Embraer takes the E195-E2 jet to Japan as rival SpaceJet remains suspended

Japanese jetliner developed by Mitsubishi promised to compete with the E-Jets, but the manufacturer suspended the project, paving the way for the Brazilian company

A few years ago, the E195-E2’s visit to Japan would have been purely a formal event as the chance of Embraer selling its new line of commercial jets in the country was slim given the government’s effort to make the SpaceJet program viable.

But Japan’s ambitious family of regional aircraft went bankrupt after consuming billions of dollars from the Mitsubishi group, which halted development, though few believe there is any chance of it being resumed in the future.

The setback was certainly felt a lot by All Nippon Airways, the largest Japanese airline and which was the launch customer of the aircraft since when it was called MRJ (Mitsubishi Regional Jet). Even the prototypes had the carrier’s blue paint job for some time.

SpaceJet M90 test aircraft (Mitsubishi)

With its rival frozen, Embraer took advantage of its recent visit to the Zhuhai Airshow, in China, to extend the E195-E2 Tech Lion‘s stay in Asia. The demonstration aircraft flew to Haneda Airport, in Tokyo, where the manufacturer holds a presentation event for potential local customers.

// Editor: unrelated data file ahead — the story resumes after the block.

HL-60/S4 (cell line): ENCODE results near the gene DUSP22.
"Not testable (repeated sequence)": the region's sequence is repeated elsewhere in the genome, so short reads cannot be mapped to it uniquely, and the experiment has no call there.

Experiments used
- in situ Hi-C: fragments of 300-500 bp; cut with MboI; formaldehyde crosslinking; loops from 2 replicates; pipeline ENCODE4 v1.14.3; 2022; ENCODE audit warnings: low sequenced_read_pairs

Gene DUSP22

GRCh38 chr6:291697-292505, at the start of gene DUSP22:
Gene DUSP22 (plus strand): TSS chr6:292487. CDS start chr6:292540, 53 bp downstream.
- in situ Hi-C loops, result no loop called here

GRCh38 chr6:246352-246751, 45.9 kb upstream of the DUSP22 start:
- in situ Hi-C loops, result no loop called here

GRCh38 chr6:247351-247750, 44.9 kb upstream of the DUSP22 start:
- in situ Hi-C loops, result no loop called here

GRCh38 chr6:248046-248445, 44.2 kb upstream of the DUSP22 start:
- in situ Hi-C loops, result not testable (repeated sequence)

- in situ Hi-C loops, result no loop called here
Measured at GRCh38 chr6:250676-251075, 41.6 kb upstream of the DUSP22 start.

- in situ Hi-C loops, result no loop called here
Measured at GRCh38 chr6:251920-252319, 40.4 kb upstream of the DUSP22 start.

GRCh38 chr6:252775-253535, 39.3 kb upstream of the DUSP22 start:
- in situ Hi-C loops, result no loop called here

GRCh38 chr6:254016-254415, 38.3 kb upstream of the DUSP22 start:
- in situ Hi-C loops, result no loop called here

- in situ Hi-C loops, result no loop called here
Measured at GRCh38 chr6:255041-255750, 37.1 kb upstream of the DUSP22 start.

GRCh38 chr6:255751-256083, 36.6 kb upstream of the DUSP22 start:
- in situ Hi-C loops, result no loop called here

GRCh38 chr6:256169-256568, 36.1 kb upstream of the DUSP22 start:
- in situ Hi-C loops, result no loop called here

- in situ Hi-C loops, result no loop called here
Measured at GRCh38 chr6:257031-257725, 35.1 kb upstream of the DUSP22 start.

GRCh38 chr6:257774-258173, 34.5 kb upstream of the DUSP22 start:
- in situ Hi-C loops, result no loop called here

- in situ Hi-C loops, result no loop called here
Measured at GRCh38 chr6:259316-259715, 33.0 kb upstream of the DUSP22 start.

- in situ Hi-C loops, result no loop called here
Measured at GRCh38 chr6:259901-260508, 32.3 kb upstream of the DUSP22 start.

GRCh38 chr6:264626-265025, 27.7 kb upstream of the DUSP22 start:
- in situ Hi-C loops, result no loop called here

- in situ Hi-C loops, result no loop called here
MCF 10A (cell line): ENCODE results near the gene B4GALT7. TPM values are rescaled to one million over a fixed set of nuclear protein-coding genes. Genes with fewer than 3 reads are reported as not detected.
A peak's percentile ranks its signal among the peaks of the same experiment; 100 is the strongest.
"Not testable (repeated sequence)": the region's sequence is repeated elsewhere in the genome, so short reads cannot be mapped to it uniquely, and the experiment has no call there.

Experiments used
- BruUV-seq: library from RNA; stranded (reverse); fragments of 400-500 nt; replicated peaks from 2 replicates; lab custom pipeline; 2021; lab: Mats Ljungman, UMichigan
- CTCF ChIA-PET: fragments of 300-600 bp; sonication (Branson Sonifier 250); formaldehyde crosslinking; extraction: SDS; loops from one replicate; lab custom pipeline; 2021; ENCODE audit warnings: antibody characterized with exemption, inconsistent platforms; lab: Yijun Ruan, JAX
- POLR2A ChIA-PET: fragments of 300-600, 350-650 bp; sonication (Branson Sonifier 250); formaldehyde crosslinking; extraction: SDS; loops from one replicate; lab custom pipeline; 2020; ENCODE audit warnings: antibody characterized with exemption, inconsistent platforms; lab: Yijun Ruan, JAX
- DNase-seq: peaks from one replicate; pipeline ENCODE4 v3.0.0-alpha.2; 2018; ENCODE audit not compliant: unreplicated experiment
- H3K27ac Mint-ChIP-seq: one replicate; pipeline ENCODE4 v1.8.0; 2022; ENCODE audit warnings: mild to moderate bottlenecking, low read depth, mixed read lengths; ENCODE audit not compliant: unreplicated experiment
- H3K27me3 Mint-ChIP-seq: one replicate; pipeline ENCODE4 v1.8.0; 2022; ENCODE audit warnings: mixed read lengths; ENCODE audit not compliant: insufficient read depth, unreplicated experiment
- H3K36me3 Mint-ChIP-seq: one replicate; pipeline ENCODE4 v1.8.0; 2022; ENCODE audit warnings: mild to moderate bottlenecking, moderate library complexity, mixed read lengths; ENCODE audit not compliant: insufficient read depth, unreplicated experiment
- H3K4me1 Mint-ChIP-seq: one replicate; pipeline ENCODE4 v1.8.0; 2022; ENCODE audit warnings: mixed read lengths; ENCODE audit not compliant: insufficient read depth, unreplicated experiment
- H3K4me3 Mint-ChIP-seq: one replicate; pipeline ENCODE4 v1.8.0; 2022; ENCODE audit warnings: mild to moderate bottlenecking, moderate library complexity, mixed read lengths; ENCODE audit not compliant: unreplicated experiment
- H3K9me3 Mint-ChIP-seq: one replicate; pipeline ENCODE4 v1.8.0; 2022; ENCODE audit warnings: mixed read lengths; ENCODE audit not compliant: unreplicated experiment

Two customers in Japan

The E195-E2, the largest version of the E2 family, with capacity for up to 146 passengers, is an unusual aircraft for Japanese airlines, which prefer to operate larger Boeing and Airbus models.

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There is little room for regional jets in Japan, however. Embraer, for example, has two customers, Japan Airlines, through its regional subsidiary J-Air, and Fuji Dream Airlines. Both operate the smallest of the E-Jets, the E170, in addition to the E175 and E190.

In all, there are 48 Brazilian jets, 21 E170, 13 E175 and 14 E190, the oldest of them, three E170 from Fuji Dream, with an average age of 15 years.

J-Air E170 (toshinori baba)

“We look forward to exhibiting the features of the E195-E2 to Japan’s aerospace leaders, including its outstanding emissions performance, minimal noise and fuel and low operating costs,” said Raul Villaron, Asia Pacific Vice President for Embraer Commercial Aviation.

In the company’s view, there is potential for the sale of 120 aircraft with up to 150 seats in Japan over the next 20 years. In addition to the E195-E2, Embraer also produces the E190-E2, with up to 114 seats, which would be the direct competitor to the SpaceJet M90, the only version that flew of the late Mitsubishi aircraft.

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